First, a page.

BARI - It's up to Pippo Baudo, Bif & st's television star, who has awarded him the Fellini Prize for artistic excellence, to introduce the jazz 'cine-concert' dedicated to Armando Trovajoli, five years after his death. "I had the honor of becoming his friend," recalled the popular presenter, Bari's master of a master class, "and when I entered his house I felt like I was in a sanctuary, I found an important and solemn man, but never presumptuous. and always noble in the trait and friend in the treatment of friendship ".
And this is precisely what is seen in the documentary Armando Trovajoli Hundred Years of Music, by Annarosa Morri and Mario Canale, a real film (90 'duration) produced by Orme, Surf Film, Istituto Luce Cinecittà and Mana Film in which the great musician makes us relive his entire biography, from his beginnings to his great successes, to the many artistic collaborations through a long interview. The film, made with the advice of his wife Maria Paola Trovajoli, very excited after the vision at Bif & st, and with the musical advice of Maurizio Abeni, born from four long conversations, between the late 90s and 2009 conducted by Morri and Channel that were working on a series on music and cinema.
Trovajoli, born in Rome on September 2, 1917 and died in February 2013, lucidly retraces his musical loves and tells his adventurous life that often intertwines with the cinema. He was just 4 years old when his father a musician - he played the accompaniment to silent films - gave him a small violin, although he wanted an architect. Then at 6, Armando discovers the piano, at 16 he is forced to roll up his sleeves, to help the family, and earns a living (very well) as "Tapeur" or piano bar pianist. His great passions, right away, are and will remain the jazz and the classical: so much to declare "after Bach you should not write music anymore". While his friend Arturo Benedetti Michelangeli once said to him: "Why do you write film music?
After the second world war, which keeps him five years away from the scenes, Trovajoli resumed his musical studies and graduated from the Conservatory of Santa Cecilia. He studied composition with Angelo Francesco Lavagnino, but also wrote songs for the Quartetto Cetra and Nilla Pizzi, he played and arranged music for the radio. The cinema bursts by chance with a song: "El Negro Zumbon" written for the film Anna (1951) by Alberto Lattuada. A world hit sung in play back by Silvana Mangano (the voice was that of Flo Sandos) and also mentioned by Nanni Moretti. In his career there are hundreds of soundtracks, written for Vittorio De Sica, Ettore Scola, Dino Risi, Mario Monicelli, Alberto Lattuada, Luciano Emmer, Steno, Mario Mattoli, Luigi Magni, Sergio Corbucci, Marco Vicario. But, among all, it is precisely that with Ettore Scola the most heartfelt and congenial partnership with titles such as La famiglia, C'eravamo much loved, drama of jealousy, ugly, dirty and bad, until the recent unfair competition.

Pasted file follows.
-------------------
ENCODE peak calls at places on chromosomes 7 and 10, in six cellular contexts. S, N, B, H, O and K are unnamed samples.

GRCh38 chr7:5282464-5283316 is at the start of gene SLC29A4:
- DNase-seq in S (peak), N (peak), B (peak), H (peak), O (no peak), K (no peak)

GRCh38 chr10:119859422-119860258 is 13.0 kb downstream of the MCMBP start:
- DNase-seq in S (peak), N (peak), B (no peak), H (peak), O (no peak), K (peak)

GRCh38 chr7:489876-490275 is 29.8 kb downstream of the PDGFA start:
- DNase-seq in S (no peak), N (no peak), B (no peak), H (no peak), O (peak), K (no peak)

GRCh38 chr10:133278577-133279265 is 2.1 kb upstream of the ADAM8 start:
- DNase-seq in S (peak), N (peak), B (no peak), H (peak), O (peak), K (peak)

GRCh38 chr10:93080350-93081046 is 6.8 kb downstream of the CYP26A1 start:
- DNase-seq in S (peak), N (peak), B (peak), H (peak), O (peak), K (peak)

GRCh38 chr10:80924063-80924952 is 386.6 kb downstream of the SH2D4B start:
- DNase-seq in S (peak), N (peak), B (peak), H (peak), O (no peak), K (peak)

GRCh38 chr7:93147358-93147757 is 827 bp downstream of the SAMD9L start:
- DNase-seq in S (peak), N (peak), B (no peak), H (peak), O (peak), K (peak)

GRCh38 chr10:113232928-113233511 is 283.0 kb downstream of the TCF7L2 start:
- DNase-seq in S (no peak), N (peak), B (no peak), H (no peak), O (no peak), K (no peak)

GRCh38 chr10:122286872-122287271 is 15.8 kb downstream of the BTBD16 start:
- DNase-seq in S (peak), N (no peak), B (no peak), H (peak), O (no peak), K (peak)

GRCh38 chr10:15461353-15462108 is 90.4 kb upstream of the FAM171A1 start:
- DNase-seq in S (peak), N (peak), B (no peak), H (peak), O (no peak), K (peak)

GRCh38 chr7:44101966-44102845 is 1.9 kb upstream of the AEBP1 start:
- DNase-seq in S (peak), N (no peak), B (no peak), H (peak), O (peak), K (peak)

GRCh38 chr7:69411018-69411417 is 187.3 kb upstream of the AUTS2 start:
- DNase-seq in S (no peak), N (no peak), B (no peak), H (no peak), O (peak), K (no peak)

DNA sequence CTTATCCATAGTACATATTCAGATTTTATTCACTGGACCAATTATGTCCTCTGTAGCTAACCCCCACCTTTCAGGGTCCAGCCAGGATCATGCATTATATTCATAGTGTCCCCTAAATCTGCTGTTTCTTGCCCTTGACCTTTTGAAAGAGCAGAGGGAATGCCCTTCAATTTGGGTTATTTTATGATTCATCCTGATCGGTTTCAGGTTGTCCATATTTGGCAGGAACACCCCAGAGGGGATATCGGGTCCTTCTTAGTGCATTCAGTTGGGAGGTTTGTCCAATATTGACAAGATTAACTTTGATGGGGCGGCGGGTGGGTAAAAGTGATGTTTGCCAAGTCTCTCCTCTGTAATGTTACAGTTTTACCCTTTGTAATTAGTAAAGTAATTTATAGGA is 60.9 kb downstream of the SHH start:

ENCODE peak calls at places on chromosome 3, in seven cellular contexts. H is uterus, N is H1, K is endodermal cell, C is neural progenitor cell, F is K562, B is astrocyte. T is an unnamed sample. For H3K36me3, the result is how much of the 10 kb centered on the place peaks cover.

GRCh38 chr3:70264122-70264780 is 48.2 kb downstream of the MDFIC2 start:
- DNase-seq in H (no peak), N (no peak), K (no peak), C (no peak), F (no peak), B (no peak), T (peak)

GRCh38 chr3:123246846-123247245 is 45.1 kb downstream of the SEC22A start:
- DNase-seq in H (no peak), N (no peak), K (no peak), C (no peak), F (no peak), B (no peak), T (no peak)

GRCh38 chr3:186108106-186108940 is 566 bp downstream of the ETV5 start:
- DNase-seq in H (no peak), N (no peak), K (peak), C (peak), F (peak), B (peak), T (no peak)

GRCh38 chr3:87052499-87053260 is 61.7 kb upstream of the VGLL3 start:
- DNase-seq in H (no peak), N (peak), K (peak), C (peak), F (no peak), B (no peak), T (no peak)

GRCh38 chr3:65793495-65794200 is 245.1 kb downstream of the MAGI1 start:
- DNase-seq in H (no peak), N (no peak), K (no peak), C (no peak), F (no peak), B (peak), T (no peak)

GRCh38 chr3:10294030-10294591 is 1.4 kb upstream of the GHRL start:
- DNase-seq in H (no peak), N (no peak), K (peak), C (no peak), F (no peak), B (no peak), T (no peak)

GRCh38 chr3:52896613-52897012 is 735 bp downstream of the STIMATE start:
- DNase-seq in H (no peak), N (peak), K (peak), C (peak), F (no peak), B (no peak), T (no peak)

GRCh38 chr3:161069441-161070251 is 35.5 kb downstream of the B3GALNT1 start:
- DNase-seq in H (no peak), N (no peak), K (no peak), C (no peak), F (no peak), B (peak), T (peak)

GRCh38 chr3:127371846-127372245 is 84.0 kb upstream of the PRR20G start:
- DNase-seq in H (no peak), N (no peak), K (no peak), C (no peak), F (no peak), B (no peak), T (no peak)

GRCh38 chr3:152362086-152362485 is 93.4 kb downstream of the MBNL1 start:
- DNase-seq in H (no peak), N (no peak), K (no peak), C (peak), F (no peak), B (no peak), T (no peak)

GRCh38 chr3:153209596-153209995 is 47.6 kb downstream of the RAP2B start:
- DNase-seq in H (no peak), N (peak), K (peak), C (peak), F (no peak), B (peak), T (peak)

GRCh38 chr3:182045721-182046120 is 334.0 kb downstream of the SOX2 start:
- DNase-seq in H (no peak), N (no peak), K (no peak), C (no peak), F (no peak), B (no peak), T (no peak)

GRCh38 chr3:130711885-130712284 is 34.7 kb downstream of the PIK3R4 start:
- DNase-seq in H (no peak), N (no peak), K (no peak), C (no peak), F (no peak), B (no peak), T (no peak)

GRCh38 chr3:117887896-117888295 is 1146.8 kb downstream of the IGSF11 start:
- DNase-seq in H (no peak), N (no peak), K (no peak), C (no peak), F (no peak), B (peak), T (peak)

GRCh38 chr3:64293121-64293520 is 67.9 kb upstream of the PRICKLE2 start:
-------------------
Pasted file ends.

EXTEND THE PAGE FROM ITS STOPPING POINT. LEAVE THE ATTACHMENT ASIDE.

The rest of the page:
At the beginning of the '60s the other big meeting, the one with Garinei and Giovannini that gave life to a series of famous musical comedies: Ciao Rudy, written for Marcello Mastroianni, Rugantino with Nino Manfredi, Add a seat at the table, If the time was a shrimp up to Roman Holiday and a new comedy, still unpublished, which is working to bring on stage.
"Trovajoli - underline the authors of the documentary - tells many incidents, such as the jealousy aroused in Federico Fellini by Ciao Rudy, so much that forced Mastroianni to stop the tour and pay a monstrous criminal, more than one hundred million of the time, to honor the contract already signed for the Journey of Mastorna, a film that he never succeeded in making .. With the same lightness, Trovajoli talks about his relationship with one of the greatest pianists of the 20th century: Arturo Benedetti Michelangeli, of what he played for him and concert that they should have held together, and tells us about the relationship with Salvatore Accardo, who asked him for a violin version of the theme of Judith ".
Trovajoli appears in the episode "Anna" by Yesterday, today, tomorrow by De Sica (1963): he is the distinguished gentleman who takes Sophia Loren away to Marcello Mastroianni after the car on which the ill-assorted couple was traveling breaks down: "A car enthusiast, he was a true Jaguar expert," reveals Mario Canale.
"From the first moment - still say the two authors, who will bring the documentary on tour together with a concert - what struck us was the extraordinary humanity and the simplicity it had in telling the moments of a life and an extraordinary career. in which music had always played a decisive role, which is why we decided to tell it by following an almost chronological path but somehow scanditTrovajoli relives in a film-biography or chapters that highlight